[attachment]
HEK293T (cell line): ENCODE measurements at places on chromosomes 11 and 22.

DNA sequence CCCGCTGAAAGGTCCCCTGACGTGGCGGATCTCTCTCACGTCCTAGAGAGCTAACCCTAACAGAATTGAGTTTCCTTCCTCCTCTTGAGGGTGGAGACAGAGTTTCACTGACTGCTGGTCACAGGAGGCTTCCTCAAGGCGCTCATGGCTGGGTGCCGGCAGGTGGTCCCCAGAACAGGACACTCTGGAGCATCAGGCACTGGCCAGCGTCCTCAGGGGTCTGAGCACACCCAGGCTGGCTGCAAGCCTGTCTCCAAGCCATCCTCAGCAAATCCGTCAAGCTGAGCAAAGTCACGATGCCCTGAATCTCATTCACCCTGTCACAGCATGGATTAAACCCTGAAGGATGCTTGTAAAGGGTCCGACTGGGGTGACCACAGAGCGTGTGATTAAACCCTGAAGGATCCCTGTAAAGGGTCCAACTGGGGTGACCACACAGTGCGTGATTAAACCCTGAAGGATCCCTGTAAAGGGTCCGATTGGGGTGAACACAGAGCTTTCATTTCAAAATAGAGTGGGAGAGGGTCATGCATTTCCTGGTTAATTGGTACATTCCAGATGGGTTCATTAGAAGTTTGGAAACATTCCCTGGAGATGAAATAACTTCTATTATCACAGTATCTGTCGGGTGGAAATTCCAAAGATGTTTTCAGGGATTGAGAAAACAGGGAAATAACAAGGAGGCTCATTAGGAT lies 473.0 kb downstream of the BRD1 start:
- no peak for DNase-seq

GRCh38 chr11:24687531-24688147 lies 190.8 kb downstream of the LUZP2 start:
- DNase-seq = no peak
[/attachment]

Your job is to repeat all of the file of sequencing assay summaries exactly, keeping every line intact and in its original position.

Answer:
HEK293T (cell line): ENCODE measurements at places on chromosomes 11 and 22.

DNA sequence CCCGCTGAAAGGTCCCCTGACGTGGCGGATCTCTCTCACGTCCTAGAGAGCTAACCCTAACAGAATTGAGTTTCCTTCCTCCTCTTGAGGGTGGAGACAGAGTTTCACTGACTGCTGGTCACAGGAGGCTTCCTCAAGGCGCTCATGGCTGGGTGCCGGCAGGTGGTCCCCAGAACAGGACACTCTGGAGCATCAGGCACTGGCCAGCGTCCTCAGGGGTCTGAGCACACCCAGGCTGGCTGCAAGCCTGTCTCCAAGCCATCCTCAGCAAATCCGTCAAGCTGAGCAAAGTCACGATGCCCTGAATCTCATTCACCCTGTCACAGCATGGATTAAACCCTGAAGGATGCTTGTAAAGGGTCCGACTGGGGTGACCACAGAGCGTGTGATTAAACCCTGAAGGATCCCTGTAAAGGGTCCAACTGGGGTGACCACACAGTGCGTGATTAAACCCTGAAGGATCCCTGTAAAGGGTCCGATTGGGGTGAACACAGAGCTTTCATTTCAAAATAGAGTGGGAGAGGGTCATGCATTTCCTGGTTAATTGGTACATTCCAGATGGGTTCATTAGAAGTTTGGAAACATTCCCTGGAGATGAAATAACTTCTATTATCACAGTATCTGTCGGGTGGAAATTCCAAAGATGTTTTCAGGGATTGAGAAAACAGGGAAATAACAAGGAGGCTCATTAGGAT lies 473.0 kb downstream of the BRD1 start:
- no peak for DNase-seq

GRCh38 chr11:24687531-24688147 lies 190.8 kb downstream of the LUZP2 start:
- DNase-seq = no peak